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Baylor > Student Policies & Procedures > Hazing, Statement

Statement on Hazing

Baylor University has elected to adopt the standards set forth in the Texas Education Code that prohibits hazing at an educational institution and has elected to apply these standards to students in attendance at the University. Following is a summary of information from the Texas Hazing Law.


"Pledge" means any person who has been accepted by, is considering an offer of membership from, or is in the process of qualifying for membership in an organization.

"Pledging" means any action or activity related to becoming a member of an organization. At Baylor, the term "New Member" is used in place of the term "pledge."

"Student" means any person who: (A) is registered in or in attendance at an educational institution; (B) has been accepted for admission at the educational institution where the hazing incident occurs; or (C) intends to attend an educational institution during any of its regular sessions after a period of scheduled vacation.

"Organization" means a fraternity, sorority, association, corporation, order, society, corps, club, or service, social, or similar group, whose members are primarily students.

"Hazing" means any intentional, knowing, or reckless act, occurring on or off the campus of an educational institution, by one person alone or acting with others, directed against a student, that endangers the mental or physical health or safety of a student for the purpose of pledging, being initiated into, affiliating with, holding office in, or maintaining membership in an organization.

Hazing includes:
(A) any type of physical brutality, such as whipping, beating, striking, branding, electronic shocking, placing of a harmful substance on the body, or similar activity;

(B) any type of physical activity, such as sleep deprivation, exposure to the elements, confinement in a small space, calisthenics, or other activity that subjects the student to an unreasonable risk of harm or that adversely affects the mental or physical health or safety of the student;

(C) any activity involving consumption of a food, liquid, alcoholic beverage, liquor, drug, or other substance that subjects the student to an unreasonable risk of harm or that adversely affects the mental or physical health or safety of the student;

(D) any activity that intimidates or threatens the student with ostracism, that subjects the student to extreme mental stress, shame, or humiliation, that adversely affects the mental health or dignity of the student or discourages the student from entering or remaining registered in an educational institution, or that may reasonably be expected to cause a student to leave the organization or the institution rather than submit to acts described in this subdivision; and

(E) any activity that induces, causes, or requires the student to perform a duty or task that involves a violation of the Penal Code.

Personal Hazing Offense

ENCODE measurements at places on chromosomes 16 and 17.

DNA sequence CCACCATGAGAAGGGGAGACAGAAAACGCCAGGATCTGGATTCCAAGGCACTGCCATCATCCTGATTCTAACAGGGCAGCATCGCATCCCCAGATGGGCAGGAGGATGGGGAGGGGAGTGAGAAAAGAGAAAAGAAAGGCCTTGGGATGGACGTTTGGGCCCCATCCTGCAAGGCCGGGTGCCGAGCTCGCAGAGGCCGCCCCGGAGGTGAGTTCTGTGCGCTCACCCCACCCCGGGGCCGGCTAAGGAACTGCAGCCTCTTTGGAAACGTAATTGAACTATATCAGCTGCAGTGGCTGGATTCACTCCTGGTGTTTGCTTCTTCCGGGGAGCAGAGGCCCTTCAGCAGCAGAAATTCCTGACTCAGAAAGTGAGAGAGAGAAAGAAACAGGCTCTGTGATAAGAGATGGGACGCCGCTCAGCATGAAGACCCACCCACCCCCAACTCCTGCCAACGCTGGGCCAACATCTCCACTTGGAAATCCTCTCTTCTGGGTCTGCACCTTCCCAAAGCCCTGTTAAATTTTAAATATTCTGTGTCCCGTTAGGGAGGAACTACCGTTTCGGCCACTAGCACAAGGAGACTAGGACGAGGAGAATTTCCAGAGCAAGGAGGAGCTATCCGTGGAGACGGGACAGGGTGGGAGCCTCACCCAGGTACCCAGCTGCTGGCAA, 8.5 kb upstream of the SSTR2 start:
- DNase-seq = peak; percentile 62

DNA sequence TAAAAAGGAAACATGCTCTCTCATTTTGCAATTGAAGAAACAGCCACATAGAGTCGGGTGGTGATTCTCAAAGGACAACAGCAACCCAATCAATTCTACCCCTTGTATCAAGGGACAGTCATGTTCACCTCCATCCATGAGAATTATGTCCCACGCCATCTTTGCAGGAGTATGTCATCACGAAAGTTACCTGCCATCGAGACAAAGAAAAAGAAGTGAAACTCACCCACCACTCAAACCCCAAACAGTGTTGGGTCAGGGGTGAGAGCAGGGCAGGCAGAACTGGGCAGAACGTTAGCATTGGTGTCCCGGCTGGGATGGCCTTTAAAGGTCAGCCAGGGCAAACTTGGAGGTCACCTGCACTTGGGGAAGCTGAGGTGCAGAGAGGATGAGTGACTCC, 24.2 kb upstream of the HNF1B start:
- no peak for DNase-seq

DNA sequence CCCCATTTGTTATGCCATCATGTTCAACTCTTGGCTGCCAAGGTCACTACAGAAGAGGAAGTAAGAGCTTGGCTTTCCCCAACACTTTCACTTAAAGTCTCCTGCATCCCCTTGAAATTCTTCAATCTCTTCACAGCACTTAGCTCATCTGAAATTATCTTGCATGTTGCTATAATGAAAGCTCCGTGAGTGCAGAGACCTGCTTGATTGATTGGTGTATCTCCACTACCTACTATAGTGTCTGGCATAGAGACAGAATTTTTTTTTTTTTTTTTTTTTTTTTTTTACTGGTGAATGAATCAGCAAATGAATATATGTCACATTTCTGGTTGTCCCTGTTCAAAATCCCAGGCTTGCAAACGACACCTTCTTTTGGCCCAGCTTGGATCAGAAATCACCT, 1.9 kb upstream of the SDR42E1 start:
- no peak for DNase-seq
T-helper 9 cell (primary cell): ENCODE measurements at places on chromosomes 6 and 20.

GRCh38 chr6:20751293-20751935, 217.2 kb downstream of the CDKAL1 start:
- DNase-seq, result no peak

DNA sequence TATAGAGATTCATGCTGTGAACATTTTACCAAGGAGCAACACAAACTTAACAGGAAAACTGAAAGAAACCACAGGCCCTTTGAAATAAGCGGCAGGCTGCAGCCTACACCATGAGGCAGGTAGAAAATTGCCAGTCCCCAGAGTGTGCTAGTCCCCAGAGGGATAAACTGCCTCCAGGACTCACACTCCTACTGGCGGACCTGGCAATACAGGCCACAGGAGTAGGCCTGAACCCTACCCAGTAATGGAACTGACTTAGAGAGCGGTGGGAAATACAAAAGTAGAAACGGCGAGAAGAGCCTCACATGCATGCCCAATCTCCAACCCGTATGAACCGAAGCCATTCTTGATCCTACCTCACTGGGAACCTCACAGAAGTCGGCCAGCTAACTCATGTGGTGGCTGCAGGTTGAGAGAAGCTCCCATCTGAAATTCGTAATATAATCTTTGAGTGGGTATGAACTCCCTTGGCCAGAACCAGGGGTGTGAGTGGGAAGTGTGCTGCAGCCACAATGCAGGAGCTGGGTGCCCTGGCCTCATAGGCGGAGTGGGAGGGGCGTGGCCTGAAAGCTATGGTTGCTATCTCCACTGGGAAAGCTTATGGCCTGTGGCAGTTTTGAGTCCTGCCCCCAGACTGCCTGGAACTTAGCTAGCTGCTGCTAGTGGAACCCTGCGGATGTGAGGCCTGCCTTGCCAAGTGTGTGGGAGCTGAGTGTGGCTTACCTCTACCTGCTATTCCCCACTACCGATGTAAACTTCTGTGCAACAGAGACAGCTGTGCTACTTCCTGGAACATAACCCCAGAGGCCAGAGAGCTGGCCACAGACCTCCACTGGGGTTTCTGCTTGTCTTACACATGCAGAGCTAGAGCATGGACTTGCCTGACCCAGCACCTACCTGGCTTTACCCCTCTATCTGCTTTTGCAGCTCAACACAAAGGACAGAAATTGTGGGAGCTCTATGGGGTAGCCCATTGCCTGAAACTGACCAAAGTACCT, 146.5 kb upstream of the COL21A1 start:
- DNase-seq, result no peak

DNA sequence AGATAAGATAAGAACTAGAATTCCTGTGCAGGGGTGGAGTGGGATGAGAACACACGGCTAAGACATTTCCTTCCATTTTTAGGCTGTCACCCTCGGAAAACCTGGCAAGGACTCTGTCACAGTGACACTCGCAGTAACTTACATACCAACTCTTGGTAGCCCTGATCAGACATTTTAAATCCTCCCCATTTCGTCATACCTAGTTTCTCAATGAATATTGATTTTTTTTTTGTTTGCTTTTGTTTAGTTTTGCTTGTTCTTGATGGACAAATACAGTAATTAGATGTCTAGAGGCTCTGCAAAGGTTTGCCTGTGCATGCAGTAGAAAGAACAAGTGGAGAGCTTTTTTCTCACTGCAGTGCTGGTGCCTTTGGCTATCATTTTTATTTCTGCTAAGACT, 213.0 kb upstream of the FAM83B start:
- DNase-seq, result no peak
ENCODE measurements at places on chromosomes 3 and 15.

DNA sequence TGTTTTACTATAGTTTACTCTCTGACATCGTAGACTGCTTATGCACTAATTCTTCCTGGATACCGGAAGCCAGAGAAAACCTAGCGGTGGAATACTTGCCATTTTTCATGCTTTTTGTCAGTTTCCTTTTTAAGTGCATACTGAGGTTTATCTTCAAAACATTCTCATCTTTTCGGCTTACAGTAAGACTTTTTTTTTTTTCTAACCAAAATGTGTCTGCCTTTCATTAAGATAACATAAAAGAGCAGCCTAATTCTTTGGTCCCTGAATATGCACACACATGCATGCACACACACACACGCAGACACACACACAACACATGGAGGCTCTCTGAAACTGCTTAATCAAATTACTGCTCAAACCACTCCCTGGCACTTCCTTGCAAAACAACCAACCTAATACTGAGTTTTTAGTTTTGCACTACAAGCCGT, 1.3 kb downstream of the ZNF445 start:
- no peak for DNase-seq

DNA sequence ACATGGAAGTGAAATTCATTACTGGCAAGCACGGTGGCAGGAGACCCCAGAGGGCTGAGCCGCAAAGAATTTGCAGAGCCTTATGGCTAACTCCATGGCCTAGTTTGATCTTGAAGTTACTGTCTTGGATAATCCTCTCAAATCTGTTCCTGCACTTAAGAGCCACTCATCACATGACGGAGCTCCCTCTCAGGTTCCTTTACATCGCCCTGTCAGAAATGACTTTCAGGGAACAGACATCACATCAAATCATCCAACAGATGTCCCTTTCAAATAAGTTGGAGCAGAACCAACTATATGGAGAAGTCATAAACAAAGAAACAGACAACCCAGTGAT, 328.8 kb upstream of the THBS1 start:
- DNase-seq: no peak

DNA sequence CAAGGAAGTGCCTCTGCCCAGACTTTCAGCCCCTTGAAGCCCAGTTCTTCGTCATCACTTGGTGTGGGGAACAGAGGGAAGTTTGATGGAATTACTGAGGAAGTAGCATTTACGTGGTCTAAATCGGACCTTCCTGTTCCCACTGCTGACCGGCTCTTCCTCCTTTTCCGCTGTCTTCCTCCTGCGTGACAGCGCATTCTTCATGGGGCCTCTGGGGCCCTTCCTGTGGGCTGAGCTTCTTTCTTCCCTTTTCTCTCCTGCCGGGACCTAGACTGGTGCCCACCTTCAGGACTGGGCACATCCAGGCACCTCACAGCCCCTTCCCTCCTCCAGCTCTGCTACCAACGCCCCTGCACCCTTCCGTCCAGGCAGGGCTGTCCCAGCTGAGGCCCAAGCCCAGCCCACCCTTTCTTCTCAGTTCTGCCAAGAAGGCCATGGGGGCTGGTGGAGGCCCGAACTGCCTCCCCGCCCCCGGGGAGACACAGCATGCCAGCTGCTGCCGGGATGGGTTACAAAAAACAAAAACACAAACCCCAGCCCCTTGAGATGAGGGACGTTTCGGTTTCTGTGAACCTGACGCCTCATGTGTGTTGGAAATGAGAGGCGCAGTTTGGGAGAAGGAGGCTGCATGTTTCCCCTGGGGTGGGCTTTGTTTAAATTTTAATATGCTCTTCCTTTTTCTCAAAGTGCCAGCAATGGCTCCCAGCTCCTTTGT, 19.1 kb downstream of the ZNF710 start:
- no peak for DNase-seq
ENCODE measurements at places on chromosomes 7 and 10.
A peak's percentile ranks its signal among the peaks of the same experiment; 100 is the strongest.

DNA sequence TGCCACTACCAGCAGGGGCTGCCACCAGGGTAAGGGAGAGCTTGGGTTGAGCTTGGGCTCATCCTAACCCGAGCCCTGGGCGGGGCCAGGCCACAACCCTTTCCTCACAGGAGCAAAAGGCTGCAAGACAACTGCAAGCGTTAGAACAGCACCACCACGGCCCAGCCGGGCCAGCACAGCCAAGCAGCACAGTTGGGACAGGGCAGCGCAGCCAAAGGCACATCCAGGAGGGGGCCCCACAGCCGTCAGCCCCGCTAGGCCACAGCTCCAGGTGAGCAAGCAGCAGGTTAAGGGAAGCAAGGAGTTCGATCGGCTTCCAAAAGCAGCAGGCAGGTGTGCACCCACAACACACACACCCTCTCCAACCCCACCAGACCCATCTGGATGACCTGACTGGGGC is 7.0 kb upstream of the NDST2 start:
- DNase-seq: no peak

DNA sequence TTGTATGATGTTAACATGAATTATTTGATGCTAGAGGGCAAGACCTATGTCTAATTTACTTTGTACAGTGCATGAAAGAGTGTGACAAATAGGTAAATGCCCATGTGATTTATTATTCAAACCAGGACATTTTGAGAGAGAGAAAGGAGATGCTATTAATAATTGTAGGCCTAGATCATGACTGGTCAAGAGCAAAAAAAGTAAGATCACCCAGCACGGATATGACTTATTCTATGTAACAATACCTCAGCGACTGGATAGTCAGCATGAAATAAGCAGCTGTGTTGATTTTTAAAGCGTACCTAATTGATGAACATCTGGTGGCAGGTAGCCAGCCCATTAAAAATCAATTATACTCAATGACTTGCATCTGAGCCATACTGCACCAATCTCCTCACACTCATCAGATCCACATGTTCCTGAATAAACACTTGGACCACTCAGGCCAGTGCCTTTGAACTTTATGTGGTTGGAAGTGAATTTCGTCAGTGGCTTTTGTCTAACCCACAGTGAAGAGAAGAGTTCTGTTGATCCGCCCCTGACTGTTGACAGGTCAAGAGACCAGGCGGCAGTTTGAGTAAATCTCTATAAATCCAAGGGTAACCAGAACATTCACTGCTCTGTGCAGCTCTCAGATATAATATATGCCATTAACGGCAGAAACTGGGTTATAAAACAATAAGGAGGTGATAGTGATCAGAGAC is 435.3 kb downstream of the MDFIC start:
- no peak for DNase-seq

A person commits an offense if the person:
(1) engages in hazing;

(2) solicits, encourages, directs, aids, or attempts to aid another in engaging in hazing;

(3) recklessly permits hazing to occur; or

(4) has firsthand knowledge of the planning of a specific hazing incident involving a student in an educational institution, or has firsthand knowledge that a specific hazing incident has occurred, and knowingly fails to report that knowledge in writing to the dean of students or other appropriate official of the institution.

Organization Hazing Offense
An organization commits an offense if the organization condones or encourages hazing or if an officer or any combination of members, pledges, or alumni of the organization commits or assists in the commission of hazing.

Consent Not A Defense
It is not a defense to prosecution of an offense under the Texas Hazing Law that the person against whom the hazing was directed consented to or acquiesced in the hazing activity.

Immunity From Prosecution Available
The court may grant immunity from prosecution for the offense to each person who is subpoenaed to testify for the prosecution and who does testify for the prosecution. Any person reporting a specific hazing incident involving a student in an educational institution to the dean of students or other appropriate official of the institution is immune from civil or criminal liability that might otherwise be incurred or imposed as a result of the report. Immunity extends to participation in any judicial proceeding resulting from the report. A person reporting in bad faith or with malice is not protected by this section.

Offenses In Addition To Other Penal Provisions
This Texas Hazing Law does not affect or repeal any penal law of this state. This law does not limit or affect the right of an educational institution to enforce its own penalties against hazing.

Copies of the entire hazing law enacted by the Texas legislature are available from the Judicial Affairs office or the hazing bill may be viewed in its entirety at the "Texas Legislature Online" Web site at: and select the "Statute" search. Information about hazing may be found in the Texas Education Code, Chapter 37, sections 37.151 through 37.157 and Chapter 51, section 51.936.

For information regarding hazing as defined as misconduct by Baylor University, please see the "Baylor University Student Conduct Code," section III, "Misconduct Defined."

Information regarding new member procedures may be reviewed at the "Student Organizations Policies and Procedures" page.

Modified 10-8-02; 4-30-03; 8-12-03; 10-31-03; 3-24-03; 11-08-04; 6-18-13